segunda-feira, 17 de novembro de 2014
The wacky economics of Germany’s parallel universe
German economists roughly fall into two groups: those that have not read Keynes, and those that have not understood Keynes. To describe the economic mainstream in Germany as conservative misses the point. There are some overlaps with the various neoclassical or neoconservative schools in the US and elsewhere. But as compelling as a comparison between the German mainstream and the Tea Party may appear, it does not survive scrutiny. German orthodoxy straddles the centre-left and the centre-right. The only party with some Keynesian leanings are the former communists.
A good example of orthodox dogma was last week’s annual report of the Council of Economic Experts, an official body that advises the government. They did not criticise a lack of investment, excessive current account surpluses or overzealous fiscal rectitude. Instead they criticised the minimum wage and some minor relaxation to the retirement age. In other words: they want the government of Angela Merkel, chancellor, to be even tougher.
The Germans have a name for their unique economic framework: ordoliberalism. Its origins are perfectly legitimate – a response of Germany’s liberal elites to the breakdown of liberal democracy in 1933. It was born out of the observation that unfettered liberal systems are inherently unstable, and require rules and government intervention to sustain themselves. The job of the government was not to correct market failures but to set and enforce rules.
After 1945, ordoliberalism became the dominant economic doctrine of the centre-right. In the 1990s, the Social Democrats started to embrace it, culminating in Gerhard Schröder’s labour and welfare reforms in 2003. Today the government is ordoliberal. The opposition is ordoliberal. The universities teach ordoliberal economics. In the meantime, macroeconomics in Germany and elsewhere are tantamount to parallel universes.
In practice, German macroeconomic exceptionalism did not really matter all that much – until recently, when it started to matter a lot. When you have your own currency and engage with the rest of the world mainly through trade, a wacky ideology is your problem. That changes when you enter a monetary union, which is when policy makers have to work together.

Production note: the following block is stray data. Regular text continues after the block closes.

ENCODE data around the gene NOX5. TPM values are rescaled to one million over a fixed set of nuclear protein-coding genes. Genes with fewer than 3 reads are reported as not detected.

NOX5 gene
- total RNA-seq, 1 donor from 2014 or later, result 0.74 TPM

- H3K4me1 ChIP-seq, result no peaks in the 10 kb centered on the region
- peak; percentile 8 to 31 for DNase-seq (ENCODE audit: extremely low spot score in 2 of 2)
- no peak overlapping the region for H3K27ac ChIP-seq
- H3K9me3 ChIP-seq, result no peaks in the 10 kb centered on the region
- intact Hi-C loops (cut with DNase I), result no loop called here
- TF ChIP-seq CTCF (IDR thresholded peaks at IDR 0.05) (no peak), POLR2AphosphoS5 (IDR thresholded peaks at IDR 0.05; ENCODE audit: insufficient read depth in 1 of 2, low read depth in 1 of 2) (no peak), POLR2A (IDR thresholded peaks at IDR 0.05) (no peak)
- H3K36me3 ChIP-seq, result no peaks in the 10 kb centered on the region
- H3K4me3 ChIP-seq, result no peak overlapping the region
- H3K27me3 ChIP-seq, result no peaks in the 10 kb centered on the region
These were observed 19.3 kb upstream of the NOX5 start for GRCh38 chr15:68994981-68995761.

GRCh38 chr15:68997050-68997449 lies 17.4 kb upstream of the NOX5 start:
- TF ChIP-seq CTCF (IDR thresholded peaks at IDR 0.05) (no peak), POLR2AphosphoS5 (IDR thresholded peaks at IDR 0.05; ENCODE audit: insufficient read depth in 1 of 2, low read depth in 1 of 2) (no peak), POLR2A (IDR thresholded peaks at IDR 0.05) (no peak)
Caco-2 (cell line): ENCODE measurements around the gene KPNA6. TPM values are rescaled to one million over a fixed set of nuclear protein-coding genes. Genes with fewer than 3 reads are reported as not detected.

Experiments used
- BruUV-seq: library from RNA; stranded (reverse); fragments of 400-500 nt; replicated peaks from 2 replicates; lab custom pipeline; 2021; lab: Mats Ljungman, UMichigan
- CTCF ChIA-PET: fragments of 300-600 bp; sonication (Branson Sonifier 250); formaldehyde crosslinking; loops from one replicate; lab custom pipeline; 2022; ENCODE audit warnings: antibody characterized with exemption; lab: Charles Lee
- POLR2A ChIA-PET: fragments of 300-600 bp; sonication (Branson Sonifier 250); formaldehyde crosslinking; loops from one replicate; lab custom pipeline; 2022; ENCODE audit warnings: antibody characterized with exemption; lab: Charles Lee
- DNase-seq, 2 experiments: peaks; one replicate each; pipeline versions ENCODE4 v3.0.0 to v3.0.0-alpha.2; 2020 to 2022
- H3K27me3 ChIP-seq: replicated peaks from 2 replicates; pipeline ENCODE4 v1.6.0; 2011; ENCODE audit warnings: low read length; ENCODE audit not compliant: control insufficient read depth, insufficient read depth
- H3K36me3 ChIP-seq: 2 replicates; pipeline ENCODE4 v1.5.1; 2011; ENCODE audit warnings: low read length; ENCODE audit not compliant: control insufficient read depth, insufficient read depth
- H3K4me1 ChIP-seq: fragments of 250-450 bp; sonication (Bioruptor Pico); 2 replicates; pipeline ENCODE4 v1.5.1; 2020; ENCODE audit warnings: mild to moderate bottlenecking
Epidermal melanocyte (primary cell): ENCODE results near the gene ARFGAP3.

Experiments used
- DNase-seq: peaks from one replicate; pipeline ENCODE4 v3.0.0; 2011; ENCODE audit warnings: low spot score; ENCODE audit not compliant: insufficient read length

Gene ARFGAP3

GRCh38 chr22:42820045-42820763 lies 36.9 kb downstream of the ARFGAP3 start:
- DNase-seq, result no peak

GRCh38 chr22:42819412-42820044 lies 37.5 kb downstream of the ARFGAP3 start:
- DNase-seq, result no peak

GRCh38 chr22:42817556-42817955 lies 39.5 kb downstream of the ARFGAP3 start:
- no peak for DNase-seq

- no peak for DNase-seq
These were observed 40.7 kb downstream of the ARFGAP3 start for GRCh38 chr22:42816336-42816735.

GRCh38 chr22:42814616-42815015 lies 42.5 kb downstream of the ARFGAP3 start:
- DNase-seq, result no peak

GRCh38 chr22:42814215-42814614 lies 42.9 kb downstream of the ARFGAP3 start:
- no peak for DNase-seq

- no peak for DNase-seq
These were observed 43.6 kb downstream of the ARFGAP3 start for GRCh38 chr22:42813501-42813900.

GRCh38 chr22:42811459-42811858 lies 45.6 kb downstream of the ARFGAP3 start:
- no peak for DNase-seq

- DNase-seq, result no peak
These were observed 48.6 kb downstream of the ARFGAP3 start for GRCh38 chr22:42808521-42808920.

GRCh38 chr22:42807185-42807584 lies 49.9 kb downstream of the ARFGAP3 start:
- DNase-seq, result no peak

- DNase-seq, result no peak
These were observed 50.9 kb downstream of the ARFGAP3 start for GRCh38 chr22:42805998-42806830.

Nobody had paid much attention to this issue. Much of the early theoretical discussion about the eurozone centred on the notion of an optimal currency area: which countries are fit to join a monetary union? What turned out to be far more important is a common understanding that allows people to communicate and act with one another.
For example, German ordoliberals simply refuse to acknowledge the presence of a liquidity trap where the central bank becomes powerless in affecting market interest rates. Ludwig Erhard, Germany’s revered economics minister in the 1950s, once tried to explain the Great Depression in terms of cartels. It was an ordoliberal attempt to bring something into their mental framework for which they have no obvious explanations. Erhard’s successors repeated the mistake in the eurozone crisis, which they see as a story of fiscal indiscipline.
Right now there are three fundamental issues with ordoliberalism that are of wider importance. First, ordoliberals have no coherent policy to deal with depressions – once or twice in a century disasters. Whenever I ask one of them what one should do in a depression, the answer usually includes some reference to “creative destruction”.
Second, ordoliberals lack their own coherent monetary policy framework. They used to be Monetarists. Their position today is mostly inconsistent.
My third criticism is more fundamental. It is far from clear whether ordoliberal dogma translates from a relatively small open economy like Germany to a large closed one like the eurozone. The ordoliberal world view is asymmetric. Current account surpluses are considered more acceptable than deficits. Since the rules are based on national law, ordoliberals do not care about their impact on the rest of the world. When they adopted the euro, the rest of the world suddenly did start to matter.
The ordoliberal doctrine may even have worked well for Germany, though I suspect that the country’s economic success is due mostly to technology, high skills and the presence of some excellent companies, rather than to economic policy. Through its dominance of the euro system, Germany is exporting ordoliberal ideology to the rest of the single currency bloc. It is hard to think of a doctrine that is more ill suited to a monetary union with such diverse legal traditions, political system and economic conditions than this one. And it is equally hard to see Germany ever giving up on this. As a result the economic costs of crisis resolution will be extremely large.